7in7 Day 5: Cyphering the Craft Trope
I've been thinking a lot about what should be made by the digital craftsmen of the live performance I am imagining. If the performance is framed as an alternative to fashion shows, then the most obvious object to be crafting on stage is something fashion related. Perhaps a small accessory piece - for example, a necklace that can be put on a virtual avatar later. This seems to tick some of the boxes:
Is it sustainable? - Yes, it does not use anything other than the energy needed to keep the servers running, and the craft interface functioning.
Does it help elevate the value of material knowledge? - Yes, the digital craftsmen use their hands in the same way they would if they were crafting a physical object.
However, it feels a little too early to constrain my ideas to just fashion objects and instead it may yield more interesting ideas if I let myself explore other ideas/concepts that relate to the three textile techniques I am exploring. For this prototype, I again ended up getting very curious about knotting techniques and what value knotted objects hold.
I have previously known about the wampum which is a traditional shell bead used by the Eastern Woodlands tribes of American Indians to create strings that were then used to record information. Used as storytelling device, ceremonial gift, record-keeper of important treaties and historical events, hand stringed wampum had significant value. Northeastern Indian tribes also used them as a means of exchange - a type of currency valued by the locals. When the first Colonists adopted it as a currency in trading with them, due to how the Colonists applied their technologies to more efficiently produce wampum and the resulting inflation, the currency became obsolescent.
It appears that the Wampum in some cases was woven.
Similarly, the quipu (also spelled khipu), or talking knots, are recording devices made of knotted strings historically used by a number of cultures in the region of Andean South America. A quipu usually consisted of cotton or camelid fiber strings, sometimes just a few, sometimes thousands, and resembled a string mops. Some quipus were found with finely carved wood acting as more sturdy base to which color-coded cords were attached.
The Inca people (1400-1560) used quipus for collecting data and keeping records. This included monitoring tax obligations, collecting census records, calendrical information, as well as record-keeping related to military organization.The cords stored numeric and other values encoded as knots, often in a base ten positional system.
Knots and cryptography
After learning about quipus, I looked into more modern manifestations of record-keeping that use knots. I came across a program called FCB Cypher developed originally by Frank Charles Brown.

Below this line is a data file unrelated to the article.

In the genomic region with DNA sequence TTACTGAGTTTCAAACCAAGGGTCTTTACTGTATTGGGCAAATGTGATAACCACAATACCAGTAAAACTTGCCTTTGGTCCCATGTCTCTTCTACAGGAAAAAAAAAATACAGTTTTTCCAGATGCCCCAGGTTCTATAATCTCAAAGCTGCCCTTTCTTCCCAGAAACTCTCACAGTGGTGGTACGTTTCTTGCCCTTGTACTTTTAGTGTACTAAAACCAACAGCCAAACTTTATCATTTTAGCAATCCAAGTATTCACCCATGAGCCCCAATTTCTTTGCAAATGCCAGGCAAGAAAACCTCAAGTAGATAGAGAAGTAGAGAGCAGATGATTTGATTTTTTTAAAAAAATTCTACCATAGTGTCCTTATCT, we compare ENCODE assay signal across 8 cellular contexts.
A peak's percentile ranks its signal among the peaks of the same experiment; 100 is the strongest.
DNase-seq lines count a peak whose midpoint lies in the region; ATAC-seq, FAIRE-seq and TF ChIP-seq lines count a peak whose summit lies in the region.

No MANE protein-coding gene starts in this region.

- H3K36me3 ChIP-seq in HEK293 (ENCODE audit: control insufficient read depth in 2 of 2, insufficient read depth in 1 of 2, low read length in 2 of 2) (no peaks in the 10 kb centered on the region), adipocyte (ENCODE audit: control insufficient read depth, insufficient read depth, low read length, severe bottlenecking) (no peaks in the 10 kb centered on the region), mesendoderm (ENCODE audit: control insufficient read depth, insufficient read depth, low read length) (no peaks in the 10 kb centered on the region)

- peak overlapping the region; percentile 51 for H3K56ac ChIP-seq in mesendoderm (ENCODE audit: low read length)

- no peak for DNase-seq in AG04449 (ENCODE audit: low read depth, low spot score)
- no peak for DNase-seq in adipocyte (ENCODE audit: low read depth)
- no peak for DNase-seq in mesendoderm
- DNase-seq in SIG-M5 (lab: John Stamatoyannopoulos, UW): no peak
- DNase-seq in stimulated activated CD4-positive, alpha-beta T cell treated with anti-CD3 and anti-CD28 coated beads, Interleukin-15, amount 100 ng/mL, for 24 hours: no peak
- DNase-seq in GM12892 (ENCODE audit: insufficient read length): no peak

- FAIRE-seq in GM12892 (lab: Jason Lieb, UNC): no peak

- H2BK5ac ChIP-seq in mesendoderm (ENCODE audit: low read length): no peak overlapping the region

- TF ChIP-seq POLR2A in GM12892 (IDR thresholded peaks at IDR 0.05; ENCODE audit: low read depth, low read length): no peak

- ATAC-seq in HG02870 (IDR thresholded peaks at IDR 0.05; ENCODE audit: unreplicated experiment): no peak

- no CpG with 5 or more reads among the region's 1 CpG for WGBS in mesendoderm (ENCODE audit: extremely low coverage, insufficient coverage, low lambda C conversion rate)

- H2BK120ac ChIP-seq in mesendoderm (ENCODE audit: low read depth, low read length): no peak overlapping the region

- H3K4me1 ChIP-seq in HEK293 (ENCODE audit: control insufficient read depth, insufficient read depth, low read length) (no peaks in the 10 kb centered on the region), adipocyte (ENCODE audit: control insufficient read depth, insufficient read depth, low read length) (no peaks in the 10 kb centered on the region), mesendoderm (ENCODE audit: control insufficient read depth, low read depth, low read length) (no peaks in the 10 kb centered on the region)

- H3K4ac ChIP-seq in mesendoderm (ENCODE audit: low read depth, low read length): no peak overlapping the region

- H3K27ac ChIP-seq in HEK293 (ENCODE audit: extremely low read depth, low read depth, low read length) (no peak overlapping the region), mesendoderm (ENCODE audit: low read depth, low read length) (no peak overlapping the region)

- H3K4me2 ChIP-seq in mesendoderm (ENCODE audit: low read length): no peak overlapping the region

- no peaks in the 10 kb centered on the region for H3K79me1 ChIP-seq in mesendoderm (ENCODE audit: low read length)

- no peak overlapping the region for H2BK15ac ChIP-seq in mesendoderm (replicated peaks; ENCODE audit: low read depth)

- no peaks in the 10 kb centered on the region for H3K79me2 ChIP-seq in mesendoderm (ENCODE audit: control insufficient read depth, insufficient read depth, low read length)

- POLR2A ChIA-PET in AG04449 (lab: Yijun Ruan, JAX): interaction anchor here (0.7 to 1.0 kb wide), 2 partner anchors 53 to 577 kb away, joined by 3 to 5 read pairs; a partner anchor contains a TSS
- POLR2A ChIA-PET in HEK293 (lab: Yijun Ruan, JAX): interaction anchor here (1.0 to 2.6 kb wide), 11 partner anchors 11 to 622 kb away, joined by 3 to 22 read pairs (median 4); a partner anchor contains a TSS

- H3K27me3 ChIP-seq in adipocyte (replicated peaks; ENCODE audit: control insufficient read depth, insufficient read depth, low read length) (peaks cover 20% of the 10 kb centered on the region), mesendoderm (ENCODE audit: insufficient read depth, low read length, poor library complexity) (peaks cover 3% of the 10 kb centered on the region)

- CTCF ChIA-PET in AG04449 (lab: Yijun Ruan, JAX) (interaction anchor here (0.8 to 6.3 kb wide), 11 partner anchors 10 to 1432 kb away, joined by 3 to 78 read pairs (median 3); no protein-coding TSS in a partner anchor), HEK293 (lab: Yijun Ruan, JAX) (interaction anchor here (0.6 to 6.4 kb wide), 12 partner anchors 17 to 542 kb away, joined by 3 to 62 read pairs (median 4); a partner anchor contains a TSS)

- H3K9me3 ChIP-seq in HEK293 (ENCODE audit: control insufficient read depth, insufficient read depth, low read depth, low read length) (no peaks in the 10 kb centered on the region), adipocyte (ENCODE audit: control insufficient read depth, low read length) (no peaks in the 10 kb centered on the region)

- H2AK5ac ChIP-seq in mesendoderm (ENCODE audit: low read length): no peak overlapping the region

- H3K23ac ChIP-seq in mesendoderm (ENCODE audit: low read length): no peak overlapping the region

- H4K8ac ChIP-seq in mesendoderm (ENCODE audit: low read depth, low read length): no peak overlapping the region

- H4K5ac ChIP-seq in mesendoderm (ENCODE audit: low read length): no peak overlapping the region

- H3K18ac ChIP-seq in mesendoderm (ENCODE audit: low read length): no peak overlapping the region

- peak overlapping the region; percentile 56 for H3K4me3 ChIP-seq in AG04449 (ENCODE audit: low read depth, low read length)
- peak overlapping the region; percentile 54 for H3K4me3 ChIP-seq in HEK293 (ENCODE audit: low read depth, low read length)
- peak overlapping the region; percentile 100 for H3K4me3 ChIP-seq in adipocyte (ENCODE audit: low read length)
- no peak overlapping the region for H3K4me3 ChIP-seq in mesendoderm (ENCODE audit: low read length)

The FCB Cypher was designed to be a means of communicating a knot structure using a string of text characters which can be sent via a simple email, forum post or even communicated by spoken word in an unambiguous manner.
The basis of the FCB Cypher system is the use of a set of predefined image tiles of cord ends, elbows and crossings. These tiles each have an identification code. Tiles are copied into a grid to create the knot diagram. A 'cypher', or 'code string' is then built up from that diagram by writing down a string of terms, each term describes the image tile present in each of the used grid squares.
The string of cypher lines are sets of three characters denoting the cell (row and column identifiers) and its tile (type of cord end, elbow or crossing), separated by a single space.
Example string output:
FCB Version 4.x
ABoK #74, Square Knot ABoK #1204
cai daj dbh acc bcg ccl dcf ddh aem beg del
bbi cbg eba bdf cdi edp ceh bfk cfl
The above string output is created to describe the below image which is a diagram of the reef knot.
Thinking about these various ways to record information using knot tying, I began to imagine how a live performance celebrating virtual craft making can in itself be about encrypting information - information that has value, thus giving value to the crafted object. Only through the purchase of this virtual object, one can have the opportunity to decrypt this information. What information should be encrypted this way? Is this a way to trace the craft/fashion supply chain?
Still on my to-do list is a book called Artists Re:Thinking the Blockchain.
The below image is a visualization of the live performance showing three digital craftsmen sitting at a sculpture made of a long strings/ropes. The craftsmen tie a knot at precise locations to record information with immense value.
The below image is an attempt at visualizing the hand-made, virtual-only object. Some questions I have are:
Will this object serve any kind of purpose, like being wearable/usable by an avatar, or is it simply a craft trope? Perhaps something you can decorate your virtual home with?
What will this object resemble and feel like?